Translation:Who is in the toilet?
This phrasing is kinda unfortunate, unless the person is actually insidet he toilet bowl.
Could indeed be. But without context, chances still are that they are at the toilet.
In British English you would commonly say "Who is in the toilet?" since toilet is another way of saying bathroom/restroom. In American English, the toilet is the toilet itself so you'd visualise someone standing in the toilet bowl.
No, definitely on the toilet, unless you aim to stick a person inside of a toilet.
You are right, in American English. However, "toilet" also means "bathroom."
Maybe in some regions. You would never call a bathroom a toilet though in my experience as a native speaker, and you would definitely not ask who is IN the toilet.
No, in. The toilet is a room (in this context) and we are never at a room. The This sentence is entirely correct, though not idiomatic in American English (for a change!)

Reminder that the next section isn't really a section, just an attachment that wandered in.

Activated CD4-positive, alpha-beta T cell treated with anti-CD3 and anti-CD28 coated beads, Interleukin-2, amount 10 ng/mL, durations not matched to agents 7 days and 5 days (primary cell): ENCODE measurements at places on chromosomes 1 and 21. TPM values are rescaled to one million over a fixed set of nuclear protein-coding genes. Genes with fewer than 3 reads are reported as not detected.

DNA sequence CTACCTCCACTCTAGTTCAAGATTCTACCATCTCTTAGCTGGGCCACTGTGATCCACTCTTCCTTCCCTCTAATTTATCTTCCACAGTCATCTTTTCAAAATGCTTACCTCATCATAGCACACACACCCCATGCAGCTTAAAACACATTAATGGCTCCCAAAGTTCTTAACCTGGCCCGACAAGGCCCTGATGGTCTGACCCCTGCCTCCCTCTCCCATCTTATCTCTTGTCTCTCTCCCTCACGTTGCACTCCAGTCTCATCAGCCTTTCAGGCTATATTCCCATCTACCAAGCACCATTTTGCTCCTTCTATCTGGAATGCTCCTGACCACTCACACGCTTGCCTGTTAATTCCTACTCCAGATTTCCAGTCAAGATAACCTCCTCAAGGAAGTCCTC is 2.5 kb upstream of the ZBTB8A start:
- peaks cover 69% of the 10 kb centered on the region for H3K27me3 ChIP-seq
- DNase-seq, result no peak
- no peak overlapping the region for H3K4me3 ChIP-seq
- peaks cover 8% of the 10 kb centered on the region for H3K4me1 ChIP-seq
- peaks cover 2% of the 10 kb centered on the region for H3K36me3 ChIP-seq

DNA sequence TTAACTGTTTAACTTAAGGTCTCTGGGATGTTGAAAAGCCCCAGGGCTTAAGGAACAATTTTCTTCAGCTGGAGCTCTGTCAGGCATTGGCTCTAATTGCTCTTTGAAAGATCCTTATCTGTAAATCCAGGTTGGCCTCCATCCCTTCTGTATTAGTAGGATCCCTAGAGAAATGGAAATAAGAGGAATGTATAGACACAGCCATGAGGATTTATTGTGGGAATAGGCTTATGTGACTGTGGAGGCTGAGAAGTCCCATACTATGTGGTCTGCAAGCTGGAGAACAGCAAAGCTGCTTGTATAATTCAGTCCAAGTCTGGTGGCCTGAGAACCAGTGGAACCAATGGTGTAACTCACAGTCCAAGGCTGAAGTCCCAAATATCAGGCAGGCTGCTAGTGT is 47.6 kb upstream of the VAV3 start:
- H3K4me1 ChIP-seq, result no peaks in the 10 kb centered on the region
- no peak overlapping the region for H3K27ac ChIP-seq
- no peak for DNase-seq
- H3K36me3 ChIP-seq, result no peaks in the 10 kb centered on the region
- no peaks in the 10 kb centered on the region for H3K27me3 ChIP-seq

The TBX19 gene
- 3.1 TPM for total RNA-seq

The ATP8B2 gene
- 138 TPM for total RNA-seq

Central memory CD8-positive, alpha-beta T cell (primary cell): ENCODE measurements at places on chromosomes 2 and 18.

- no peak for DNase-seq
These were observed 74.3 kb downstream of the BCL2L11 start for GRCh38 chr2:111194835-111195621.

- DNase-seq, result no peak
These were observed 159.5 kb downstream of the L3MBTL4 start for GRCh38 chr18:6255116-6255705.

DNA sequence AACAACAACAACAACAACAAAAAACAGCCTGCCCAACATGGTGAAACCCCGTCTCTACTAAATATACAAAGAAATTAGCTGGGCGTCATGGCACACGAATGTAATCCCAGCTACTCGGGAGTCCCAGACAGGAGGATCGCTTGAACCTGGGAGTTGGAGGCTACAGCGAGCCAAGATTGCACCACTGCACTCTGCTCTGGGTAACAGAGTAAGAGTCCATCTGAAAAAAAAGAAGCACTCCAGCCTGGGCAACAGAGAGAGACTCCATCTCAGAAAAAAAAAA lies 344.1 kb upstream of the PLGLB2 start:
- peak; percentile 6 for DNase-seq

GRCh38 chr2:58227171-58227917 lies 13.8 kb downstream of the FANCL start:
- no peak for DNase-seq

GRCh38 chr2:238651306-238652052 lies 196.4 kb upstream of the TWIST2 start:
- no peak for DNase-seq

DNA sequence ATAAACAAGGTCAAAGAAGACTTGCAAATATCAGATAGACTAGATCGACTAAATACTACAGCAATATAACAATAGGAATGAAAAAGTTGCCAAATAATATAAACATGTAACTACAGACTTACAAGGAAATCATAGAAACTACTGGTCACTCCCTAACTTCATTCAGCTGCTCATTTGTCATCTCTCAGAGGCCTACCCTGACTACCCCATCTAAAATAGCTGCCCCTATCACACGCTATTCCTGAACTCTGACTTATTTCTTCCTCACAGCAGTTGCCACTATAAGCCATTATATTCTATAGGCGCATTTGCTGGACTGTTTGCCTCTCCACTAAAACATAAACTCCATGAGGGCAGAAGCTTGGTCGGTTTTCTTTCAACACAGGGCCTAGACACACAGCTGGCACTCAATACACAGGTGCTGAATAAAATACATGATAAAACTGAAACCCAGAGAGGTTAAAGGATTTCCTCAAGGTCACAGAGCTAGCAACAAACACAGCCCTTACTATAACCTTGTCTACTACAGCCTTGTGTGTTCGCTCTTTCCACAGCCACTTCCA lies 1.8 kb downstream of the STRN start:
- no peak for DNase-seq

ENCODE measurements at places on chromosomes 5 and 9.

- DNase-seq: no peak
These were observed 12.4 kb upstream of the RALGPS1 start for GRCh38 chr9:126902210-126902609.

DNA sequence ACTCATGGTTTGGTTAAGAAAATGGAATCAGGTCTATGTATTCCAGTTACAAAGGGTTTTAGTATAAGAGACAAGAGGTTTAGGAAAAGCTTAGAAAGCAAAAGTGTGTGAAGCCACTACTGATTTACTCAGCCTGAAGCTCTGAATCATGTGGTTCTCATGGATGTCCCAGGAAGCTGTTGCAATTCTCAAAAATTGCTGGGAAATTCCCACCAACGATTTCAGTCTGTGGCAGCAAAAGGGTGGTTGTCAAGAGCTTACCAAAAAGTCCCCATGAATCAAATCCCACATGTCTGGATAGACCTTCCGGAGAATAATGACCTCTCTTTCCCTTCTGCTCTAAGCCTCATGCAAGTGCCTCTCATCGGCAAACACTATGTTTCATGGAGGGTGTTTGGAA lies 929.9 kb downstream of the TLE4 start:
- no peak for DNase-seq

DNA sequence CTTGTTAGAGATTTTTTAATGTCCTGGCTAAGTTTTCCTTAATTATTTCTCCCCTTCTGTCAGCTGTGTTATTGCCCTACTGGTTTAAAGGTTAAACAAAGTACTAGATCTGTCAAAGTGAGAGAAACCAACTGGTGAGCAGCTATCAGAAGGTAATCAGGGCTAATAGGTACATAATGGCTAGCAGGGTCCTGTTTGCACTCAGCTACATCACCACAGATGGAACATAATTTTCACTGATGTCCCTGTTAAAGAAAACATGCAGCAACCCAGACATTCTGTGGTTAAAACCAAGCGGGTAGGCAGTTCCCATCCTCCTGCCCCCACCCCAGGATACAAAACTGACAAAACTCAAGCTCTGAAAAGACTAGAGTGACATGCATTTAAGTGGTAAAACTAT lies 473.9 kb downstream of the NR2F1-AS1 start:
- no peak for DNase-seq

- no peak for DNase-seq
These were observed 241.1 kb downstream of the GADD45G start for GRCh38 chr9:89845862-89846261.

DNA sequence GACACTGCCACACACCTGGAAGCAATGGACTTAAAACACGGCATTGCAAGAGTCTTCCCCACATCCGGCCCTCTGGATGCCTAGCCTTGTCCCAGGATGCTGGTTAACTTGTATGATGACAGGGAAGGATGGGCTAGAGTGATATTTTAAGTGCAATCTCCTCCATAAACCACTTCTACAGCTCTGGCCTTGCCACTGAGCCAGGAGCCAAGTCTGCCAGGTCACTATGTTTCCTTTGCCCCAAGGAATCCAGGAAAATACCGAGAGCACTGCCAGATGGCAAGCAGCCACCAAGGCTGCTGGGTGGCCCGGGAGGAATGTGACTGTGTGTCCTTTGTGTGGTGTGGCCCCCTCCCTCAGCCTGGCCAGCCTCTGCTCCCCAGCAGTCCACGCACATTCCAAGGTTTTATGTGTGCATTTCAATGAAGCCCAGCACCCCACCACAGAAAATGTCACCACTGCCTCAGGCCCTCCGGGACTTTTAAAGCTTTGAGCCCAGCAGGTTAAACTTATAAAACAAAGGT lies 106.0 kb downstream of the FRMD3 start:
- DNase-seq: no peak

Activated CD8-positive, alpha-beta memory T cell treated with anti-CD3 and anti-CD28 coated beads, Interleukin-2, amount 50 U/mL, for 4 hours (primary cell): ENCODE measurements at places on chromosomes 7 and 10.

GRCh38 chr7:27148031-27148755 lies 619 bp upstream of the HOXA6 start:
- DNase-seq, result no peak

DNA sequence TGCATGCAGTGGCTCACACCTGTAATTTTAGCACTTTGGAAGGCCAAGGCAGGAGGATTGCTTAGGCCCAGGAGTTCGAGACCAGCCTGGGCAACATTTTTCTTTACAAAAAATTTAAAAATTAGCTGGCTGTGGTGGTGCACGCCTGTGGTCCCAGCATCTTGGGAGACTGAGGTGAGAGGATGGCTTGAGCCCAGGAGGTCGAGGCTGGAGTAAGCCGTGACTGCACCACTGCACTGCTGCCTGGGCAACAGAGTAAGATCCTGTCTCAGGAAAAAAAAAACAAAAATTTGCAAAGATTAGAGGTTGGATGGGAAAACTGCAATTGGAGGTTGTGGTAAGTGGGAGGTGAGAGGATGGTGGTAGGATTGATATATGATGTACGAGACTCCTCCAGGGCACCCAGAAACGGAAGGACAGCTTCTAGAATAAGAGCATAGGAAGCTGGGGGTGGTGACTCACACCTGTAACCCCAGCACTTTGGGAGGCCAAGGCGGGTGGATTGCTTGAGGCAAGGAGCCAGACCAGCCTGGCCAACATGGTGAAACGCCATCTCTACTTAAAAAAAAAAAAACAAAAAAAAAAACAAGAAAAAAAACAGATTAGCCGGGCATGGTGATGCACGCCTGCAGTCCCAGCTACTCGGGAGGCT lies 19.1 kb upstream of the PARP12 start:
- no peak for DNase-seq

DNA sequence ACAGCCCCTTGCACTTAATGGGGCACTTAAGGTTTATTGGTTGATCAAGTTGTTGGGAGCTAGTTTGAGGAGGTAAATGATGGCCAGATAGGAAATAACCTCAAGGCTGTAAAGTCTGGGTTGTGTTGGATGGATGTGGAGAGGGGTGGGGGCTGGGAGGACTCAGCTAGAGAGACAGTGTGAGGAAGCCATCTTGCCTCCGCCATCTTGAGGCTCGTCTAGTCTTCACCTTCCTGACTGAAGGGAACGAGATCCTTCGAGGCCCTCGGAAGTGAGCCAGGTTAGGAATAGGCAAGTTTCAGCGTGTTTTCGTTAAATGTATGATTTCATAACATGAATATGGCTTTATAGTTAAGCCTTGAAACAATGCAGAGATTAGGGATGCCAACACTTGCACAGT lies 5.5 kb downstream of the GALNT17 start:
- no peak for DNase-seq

I certainly hope that we won't start accepting 老子 as a correct answer for "father" one day. Or even worse, 阿嗎 or 爹爹. And you know they are all correct as far as Chinese is concerned, if we want to be this inclusive...
Just kidding! I know what you mean.
So the actual toilet bowl is 馬/(马) 桶 (mǎtǒng). This will be VERY useful I'm sure.. /s
Actually, it is more colloquially appropriate to use 上 instead of 里 because 厕所 does refer to the actual toilet. Usually, if you want to refer to the room itself, you say 洗手式(ch.) Or 洗手间(tw.)